January 9, 2014 |
With the new year comes the blast of new art that hits every January. What could be called an “Artapalooza” starts Thursday night with the monthly Downtown L.A. Art Walk. Saturday brings a high concentration of citywide gallery openings. And the annual Los Angeles Art Show opens at the convention center downtown on Wednesday. “Photo L.A.” opens at the L.A. Mart downtown on Jan. 16. And a new downtown art exhibition space, the Mistake Room, which will feature contemporary artists from around the globe, opens Jan. 18 Culture Monster will be posting dispatches from next week's L.A. Art Show starting at Wednesday's artist and celeb-heavy patron party, hosted by Tim Robbins.
February 26, 2006 |
WITH CHIEF executive Barry Munitz gone, the state attorney general investigating its dealings and a foundation watchdog having put it on probation, the J. Paul Getty Trust is considering reforms. In weighing what to do, the trustees must acknowledge that although the Getty Trust is a multiheaded beast -- museum, grant-making foundation, research institute and conservation institute -- art is what holds its programs together.
December 15, 2008 |
The first few times I took my kids to the Museum of Contemporary Art, the visits weren't completely successful. Both children loved the Grand Avenue building, with its pyramid top and the exciting descent down the stairs into the museum. But looking at the art was another matter. My daughter was an adolescent and had learned her museum manners. Her younger brother had not.
October 2, 2001 |
Ayear ago, the Museum of Contemporary Art, San Diego, launched a nationally touring exhibition titled "Ultrabaroque: Aspects of Post-Latin American Art." (Currently it's on view at the San Francisco Museum of Modern Art.) The thesis of this savvy and absorbing show is that established multicultural ideas about Latin American identity as represented in art no longer hold.
January 28, 1992 |
Aggressively titled, "Helter Skelter: L.A. Art in the '90s" exploits a proven method for getting attention. At the Museum of Contemporary Art's warehouse facility in Little Tokyo, the newly opened exhibition reaches for the spotlight simply by playing against type.
August 25, 1991 |
A status conference will be held Wednesday in the continuing litigation surrounding the Boyle Heights mural, "Ancient Energies," which was painted in 1980 by three members of the East Los Streetscapers muralist group. The 1,200-square-foot work, commissioned by Shell Oil for a gas station at the corner of Soto and 4th Street, was bulldozed by Shell in 1988 to make way for a parking lot.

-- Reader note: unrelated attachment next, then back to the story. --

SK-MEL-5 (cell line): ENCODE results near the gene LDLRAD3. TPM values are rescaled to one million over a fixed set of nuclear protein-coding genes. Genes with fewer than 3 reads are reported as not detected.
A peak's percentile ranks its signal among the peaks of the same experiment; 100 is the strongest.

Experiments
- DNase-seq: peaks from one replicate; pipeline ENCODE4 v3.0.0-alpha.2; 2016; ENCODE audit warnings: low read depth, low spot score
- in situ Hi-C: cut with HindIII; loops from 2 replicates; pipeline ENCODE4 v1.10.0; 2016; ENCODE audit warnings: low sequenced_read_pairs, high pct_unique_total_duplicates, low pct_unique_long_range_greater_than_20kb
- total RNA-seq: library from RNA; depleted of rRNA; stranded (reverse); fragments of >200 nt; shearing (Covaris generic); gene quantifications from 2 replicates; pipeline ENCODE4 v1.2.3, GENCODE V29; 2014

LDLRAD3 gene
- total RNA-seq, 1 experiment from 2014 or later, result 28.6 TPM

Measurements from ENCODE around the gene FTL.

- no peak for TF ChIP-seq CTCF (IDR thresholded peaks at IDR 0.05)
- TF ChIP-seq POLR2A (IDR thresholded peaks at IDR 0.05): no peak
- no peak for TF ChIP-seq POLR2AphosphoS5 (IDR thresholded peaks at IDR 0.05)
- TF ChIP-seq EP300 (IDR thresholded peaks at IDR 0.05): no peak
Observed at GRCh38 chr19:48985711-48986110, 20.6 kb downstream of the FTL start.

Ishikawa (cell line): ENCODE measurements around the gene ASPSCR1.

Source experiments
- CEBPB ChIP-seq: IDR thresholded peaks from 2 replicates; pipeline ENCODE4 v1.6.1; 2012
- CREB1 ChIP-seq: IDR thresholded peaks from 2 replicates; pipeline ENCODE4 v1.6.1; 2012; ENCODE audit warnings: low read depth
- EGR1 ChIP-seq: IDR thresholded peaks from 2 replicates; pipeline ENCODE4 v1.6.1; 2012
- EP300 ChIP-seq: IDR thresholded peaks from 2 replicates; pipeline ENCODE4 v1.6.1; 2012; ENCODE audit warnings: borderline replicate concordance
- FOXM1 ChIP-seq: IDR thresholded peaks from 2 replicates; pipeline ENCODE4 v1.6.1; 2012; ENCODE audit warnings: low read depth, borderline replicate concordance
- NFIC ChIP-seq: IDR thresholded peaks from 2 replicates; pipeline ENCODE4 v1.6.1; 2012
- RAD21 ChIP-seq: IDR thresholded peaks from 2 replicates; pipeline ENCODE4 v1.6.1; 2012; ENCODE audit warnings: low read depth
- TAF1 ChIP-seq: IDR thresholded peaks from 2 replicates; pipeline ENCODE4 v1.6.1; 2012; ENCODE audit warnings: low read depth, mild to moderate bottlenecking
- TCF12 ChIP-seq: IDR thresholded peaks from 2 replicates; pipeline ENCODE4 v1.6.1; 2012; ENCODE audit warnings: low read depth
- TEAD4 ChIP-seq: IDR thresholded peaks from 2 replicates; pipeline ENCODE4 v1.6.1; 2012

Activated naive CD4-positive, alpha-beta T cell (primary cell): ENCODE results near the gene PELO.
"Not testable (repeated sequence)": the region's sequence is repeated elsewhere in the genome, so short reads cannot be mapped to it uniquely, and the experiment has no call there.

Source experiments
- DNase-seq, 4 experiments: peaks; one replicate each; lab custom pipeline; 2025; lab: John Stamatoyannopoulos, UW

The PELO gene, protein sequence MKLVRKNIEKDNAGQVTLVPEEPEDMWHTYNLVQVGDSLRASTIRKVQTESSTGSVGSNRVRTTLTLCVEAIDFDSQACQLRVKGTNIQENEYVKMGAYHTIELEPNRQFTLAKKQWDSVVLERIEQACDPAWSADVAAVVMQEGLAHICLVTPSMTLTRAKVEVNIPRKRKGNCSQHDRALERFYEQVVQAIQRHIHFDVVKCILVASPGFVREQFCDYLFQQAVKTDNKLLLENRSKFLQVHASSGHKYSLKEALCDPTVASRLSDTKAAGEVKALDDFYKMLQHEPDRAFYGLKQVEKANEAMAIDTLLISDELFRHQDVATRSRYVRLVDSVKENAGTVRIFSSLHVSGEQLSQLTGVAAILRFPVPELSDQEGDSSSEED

May 15, 1990 |
Suppose you decided to visit a remote outpost in a country whose language was utterly foreign to you. If you hired a guide, you'd surely want this person to be able to communicate with you, even if only in rudimentary sign language. For most viewers, conceptual art is about as "foreign" as art gets. It's one thing for a commercial gallery exhibit to murmur inscrutably to a coterie of knowledgeable followers.
August 30, 1987 |
Dana Friis-Hansen's biggest challenge came concealed in "three huge boxes." The Massachusetts curator recently accepted an invitation to put together this year's "Annuale" exhibit for Los Angeles Contemporary Exhibitions (LACE). His initial charge was to select 25 Los Angeles County artists from among 300 who sent LACE documentation of their work.
June 20, 2010 |
When John Baldessari's retrospective "Pure Beauty" opens at the L.A. County Museum of Art on June 27, expect to see several generations of artists on hand for the opening-week events. For as long as he has been making art in Los Angeles, Baldessari has also been, in a less tangible way, making artists: offering suggestions, encouragement and above all conversation to twenty-something students eager to follow in his footsteps by living a life of art. Follow they did, with their own gallery shows, museum shows, teaching gigs, and some commercial successes that have at times even surpassed their teacher's.
March 22, 2006 |
These days the Whitney Museum of American Art is lodged firmly between a rock and a hard place. The rock is the Whitney Biennial, the periodic survey of recent art that was launched during the depths of the Great Depression, in 1932, and grew into the museum's most prominent exhibition. The hard place is the sheer irrelevance of the show today, a fact again on painful display in the museum's Madison Avenue galleries. The need for a national art survey disappeared long ago.